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as light a step as possible, and knelt devoutly down as one of the little congregation.

Everard had been bred by his father what was called a Puritan ; a member of a sect, who, in the primitive sense of the word, were persons that did not except against the doctrines of the Church of England, or even in all respects against its hierarchy, but chiefly dissented from it on the subject of certain ceremonies, habits, and forms of ritual, which were insisted upon by the celebrated and unfortunate Laud, with ill-timed tenacity. But even if, from the habits of his father's house, Everard's opinions had been diametrically opposed to the doctrines of the English Church, he must have been reconciled to them by the regularity with which the service was performed in his uncle's family at Woodstock, who, during the blossom of his fortunes, generally had a chaplain residing in the Lodge for that special purpose.

Yet deep as was the habitual veneration with which he heard the impressive service of the Church, Everard's eyes could not help straying towards Alice, and his thoughts wandering to the purpose of his presence there. She seemed to

have recognised him at once, for there was a deeper glow than usual upon her cheek, her fingers trembled as they turned the leaves of her prayer-book, and her voice, lately as firm as it was melodious, faltered when she repeated the responses. It appeared to Everard, as far as he could collect by the stolen glances which he directed towards her, that the character of her beauty, as well as of her outward appearance, had changed with her fortunes.

The beautiful and high-born young lady had now approached as nearly as possible to the brown stuff dress of an ordinary village maiden ; but what she had lost in gaiety of appearance, she had gained as it seemed in dignity. Her beautiful light-brown tresses, now folded around her head, and only curled where nature had so arranged them, gave her an air of simplicity, which did not exist when her head-dress showed the skill of a curious tirewoman. A light joyous air, 'with something of a humorous expression, which seemed to be looking for amusement, had vanished before the touch of affliction, and a calm melancholy supplied its place, which seemed on the

watch to administer comfort to others. Perhaps the former arch, though innocent expression of countenance, was uppermost in her lover's recollection, when he concluded that Alice had acted a part in the disturbances which had taken place at the Lodge. It is certain, that when he now looked upon her, it was with shame for having nourished such a suspicion, and the resolution to believe rather that the devil had imitated her voice, than that a creature, who seemed so much above the feelings of this world, and so nearly allied to the purity of the next, should have had the indelicacy to mingle in such mancuvres as he himself and others had been subjected to.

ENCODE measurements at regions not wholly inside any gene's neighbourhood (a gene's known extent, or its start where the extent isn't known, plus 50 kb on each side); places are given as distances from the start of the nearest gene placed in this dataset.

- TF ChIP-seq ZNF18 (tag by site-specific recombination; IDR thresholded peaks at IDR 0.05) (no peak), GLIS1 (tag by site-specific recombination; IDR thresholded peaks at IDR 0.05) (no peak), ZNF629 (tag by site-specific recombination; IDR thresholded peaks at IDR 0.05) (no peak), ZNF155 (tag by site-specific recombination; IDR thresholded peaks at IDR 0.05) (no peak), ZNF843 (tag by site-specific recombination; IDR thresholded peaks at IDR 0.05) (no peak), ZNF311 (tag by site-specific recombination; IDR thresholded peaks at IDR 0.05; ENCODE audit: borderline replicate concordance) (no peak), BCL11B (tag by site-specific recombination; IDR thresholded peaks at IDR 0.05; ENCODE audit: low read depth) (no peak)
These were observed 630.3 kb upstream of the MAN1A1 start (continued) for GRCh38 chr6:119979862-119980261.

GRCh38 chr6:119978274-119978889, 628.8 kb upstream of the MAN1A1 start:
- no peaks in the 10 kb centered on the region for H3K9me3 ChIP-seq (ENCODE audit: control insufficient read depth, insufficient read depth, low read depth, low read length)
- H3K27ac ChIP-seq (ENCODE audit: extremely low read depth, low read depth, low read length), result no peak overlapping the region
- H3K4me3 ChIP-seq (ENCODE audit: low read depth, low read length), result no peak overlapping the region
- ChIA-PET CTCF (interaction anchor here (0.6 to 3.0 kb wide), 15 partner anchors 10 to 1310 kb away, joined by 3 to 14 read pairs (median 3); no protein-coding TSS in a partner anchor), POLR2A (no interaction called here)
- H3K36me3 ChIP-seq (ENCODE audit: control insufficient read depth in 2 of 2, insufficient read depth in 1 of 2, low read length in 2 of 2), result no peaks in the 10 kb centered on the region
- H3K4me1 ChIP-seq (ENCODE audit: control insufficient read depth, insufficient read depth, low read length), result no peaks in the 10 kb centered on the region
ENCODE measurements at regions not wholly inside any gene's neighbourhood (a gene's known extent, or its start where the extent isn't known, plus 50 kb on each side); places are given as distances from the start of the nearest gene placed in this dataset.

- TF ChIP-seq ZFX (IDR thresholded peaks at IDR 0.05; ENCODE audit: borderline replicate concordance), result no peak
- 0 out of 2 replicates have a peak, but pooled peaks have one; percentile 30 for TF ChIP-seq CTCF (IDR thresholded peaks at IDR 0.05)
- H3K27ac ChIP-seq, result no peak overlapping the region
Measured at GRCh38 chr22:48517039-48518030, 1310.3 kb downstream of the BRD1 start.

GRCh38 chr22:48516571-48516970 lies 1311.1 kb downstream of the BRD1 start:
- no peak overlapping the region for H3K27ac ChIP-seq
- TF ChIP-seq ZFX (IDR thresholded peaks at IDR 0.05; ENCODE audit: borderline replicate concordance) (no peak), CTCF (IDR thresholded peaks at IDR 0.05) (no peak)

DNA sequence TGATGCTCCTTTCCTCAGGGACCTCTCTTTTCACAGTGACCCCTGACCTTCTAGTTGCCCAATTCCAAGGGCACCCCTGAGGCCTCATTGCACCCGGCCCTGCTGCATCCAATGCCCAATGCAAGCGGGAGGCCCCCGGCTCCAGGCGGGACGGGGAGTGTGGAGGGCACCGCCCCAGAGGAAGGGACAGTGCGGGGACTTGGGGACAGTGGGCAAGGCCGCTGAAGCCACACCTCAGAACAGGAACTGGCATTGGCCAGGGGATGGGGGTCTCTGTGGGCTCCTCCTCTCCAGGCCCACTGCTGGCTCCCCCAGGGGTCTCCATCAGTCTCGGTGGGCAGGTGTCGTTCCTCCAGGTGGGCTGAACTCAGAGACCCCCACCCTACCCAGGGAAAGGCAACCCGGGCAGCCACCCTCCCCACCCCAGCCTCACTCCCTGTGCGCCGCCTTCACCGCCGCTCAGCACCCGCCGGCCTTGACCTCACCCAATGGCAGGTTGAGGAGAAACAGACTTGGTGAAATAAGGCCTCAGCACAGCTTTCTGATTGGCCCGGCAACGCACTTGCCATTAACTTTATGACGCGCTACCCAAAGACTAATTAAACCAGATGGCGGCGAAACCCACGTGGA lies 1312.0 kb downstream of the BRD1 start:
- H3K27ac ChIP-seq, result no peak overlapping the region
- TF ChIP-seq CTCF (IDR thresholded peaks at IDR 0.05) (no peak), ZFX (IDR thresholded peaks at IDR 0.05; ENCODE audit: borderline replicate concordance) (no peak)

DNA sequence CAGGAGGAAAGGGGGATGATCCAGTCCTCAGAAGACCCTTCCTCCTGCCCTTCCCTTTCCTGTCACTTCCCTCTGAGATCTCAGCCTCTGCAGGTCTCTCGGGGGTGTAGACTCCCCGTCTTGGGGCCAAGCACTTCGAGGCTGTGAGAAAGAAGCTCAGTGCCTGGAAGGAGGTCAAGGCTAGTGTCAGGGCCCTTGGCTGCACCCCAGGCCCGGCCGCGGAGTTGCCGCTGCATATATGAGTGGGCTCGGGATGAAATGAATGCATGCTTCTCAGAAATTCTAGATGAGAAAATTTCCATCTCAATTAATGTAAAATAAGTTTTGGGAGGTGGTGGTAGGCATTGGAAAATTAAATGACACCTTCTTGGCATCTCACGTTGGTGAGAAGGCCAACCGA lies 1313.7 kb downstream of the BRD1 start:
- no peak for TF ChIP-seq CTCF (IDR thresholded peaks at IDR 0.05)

These thoughts shot through his mind, in spite of the impropriety of indulging them at such a moment. The service now approached the close ; and a good deal to Colonel Everard's surprise as well as confusion, the officiating priest, in firm and audible tone, and with every attribute of dignity, prayed to the Almighty to bless and preserve Our Sovereign Lord, King Charles, the lawful and undoubted King of these realms.” The petition (in those days most dangerous) was pronounced with

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a full, raised, and distinct articulation, as if the priest challenged all who heard him to dissent if they dared. If the republican officer did not assent to the petition, he thought at least it was no time to protest against it.

The service was concluded in the usual manner, and the little congregation arose. included Wildrake, who had entered during the latter prayer, and was the first of the party to speak, running up to the priest, and shaking him by the hand most heartily, swearing at the same time, that he truly rejoiced to see him. The good clergyman returned the pressure with a smile, observing he should have believed his asseveration without an oath. In the meanwhile, Colonel Everard, approaching his uncle's seat, made a deep inclination of respect, first to Sir Henry Lee, and then to Alice, whose colour now spread from her cheek to her brow and bosom.

“I have to crave your excuse," said the Colonel with hesitation, “ for having chosen for my visit, which I dare not hope would be very agreeable at any time, a season most peculiarly unsuitable."

“ So far from it, nephew," answered Sir Henry, with much more mildness of manner than Everard had dared to expect, “ that your visits at other times would be much more welcome, had we the fortune to see you often at our hours of worship."

“ I hope the time will soon come, sir, when Englishmen of all sects and denominations,” re. plied Everard, “ will be free in conscience to worship in common the great Father, whom they all after their manner call by that affectionate name."

“ I hope so too, nephew," said the old man in the same unaltered tone; " and we will not at present dispute, whether you would have the Church of England coalesce with the Conventicle, or the Conventicle conform to the Church. It was, I ween, not to settle jarring creeds, that you have honoured our poor dwelling, where, to say the truth, we dared scarce have expected to see you again, so coarse was our last welcome.”

“ I should be happy to believe," said Colonel Everard, hesitating, “ that-that-in short my presence was not now so unwelcome here as on that occasion."

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